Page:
Will Gen-Z cancel America?

Will Gen-Z cancel America? | The Hill

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WASHINGTON, DC – APRIL 26: Activists and students protest on the outskirts of an encampment protest at the University Yard at George Washington University on April 26, 2024 in Washington, DC. Campus police officers closed off access to the encampment for additional participants as the last remaining student activists still in the encampment entered the second day of the demonstration. Student Activists at George Washington University have joined a range of campuses across the United States that have started encampments to call on their universities to divest financial ties from Israel. (Photo by Anna Moneymaker/Getty Images)

An undeniable current of anti-Americanism has surfaced in a number of the anti-Israel protests now raging across the country. While American flags burn at some demonstrations, the flag of Hezbollah, a terrorist organization responsible for the deadly bombings of the U.S. Embassy and the U.S. Marine barracks in Beirut, is proudly displayed at others. Some commentators are even arguing that “Death to America” is emerging as the “key slogan of anti-Israel agitators in U.S.”

Explicit anti-Americanism at the demonstrations is rare but it’s appearance inevitably raises questions about how attached today’s youth are to their country. Older generations always like to complain about the young, but a large body of evidence indicates that Gen Z is less identified with their country than the millennials, Gen X’ers and Boomers who came before them.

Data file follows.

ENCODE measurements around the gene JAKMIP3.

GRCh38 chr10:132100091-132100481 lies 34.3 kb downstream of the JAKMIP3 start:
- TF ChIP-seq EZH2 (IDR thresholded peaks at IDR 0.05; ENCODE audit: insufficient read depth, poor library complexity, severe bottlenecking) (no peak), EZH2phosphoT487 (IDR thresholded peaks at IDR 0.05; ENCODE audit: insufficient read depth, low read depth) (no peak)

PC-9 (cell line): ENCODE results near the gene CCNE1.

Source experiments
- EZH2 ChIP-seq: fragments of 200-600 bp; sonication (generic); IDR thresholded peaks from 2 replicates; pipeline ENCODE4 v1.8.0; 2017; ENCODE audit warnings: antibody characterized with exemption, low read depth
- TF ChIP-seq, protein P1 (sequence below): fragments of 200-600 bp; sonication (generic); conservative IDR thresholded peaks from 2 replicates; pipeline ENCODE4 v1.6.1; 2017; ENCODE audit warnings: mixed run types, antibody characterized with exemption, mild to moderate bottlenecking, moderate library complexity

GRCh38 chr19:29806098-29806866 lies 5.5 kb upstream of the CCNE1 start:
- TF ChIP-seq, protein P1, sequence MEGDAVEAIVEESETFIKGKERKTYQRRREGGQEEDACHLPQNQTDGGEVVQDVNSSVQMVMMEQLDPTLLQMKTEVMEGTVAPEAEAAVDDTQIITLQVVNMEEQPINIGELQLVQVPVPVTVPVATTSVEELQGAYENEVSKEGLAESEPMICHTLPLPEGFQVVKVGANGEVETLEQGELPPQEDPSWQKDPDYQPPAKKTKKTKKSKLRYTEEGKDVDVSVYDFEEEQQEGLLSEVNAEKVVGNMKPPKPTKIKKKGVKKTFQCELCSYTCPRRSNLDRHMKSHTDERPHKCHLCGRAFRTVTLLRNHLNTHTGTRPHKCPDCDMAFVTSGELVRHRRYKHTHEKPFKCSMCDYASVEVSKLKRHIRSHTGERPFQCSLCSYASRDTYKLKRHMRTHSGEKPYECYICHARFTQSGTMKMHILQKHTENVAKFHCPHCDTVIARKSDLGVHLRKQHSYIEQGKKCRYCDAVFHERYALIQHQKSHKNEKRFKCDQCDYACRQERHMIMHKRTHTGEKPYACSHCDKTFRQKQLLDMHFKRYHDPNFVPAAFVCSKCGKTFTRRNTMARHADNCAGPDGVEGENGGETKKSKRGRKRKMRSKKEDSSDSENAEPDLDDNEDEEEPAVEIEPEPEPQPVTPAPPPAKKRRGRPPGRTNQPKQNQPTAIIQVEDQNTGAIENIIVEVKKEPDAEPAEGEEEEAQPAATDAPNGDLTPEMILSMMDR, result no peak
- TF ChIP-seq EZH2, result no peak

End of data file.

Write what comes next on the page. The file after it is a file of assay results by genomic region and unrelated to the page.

Patriotism means love of country and is bolstered by a shared consciousness of what it means to be an American. On these fundamental questions, large ideological and generational differences in national identification emerge in multiple surveys.

Liberals and conservatives and Democrats and Republicans have long diverged on questions related to patriotism, but the gap has increased sharply in the last decade. Today, liberals are significantly less likely than conservatives to feel that being an American is important to them, to express pride in being an American, and to believe there is a cultural core to America’s identity. They are more likely to say that other countries are better than the United States, that America is a racist society and that our political system requires structural transformation.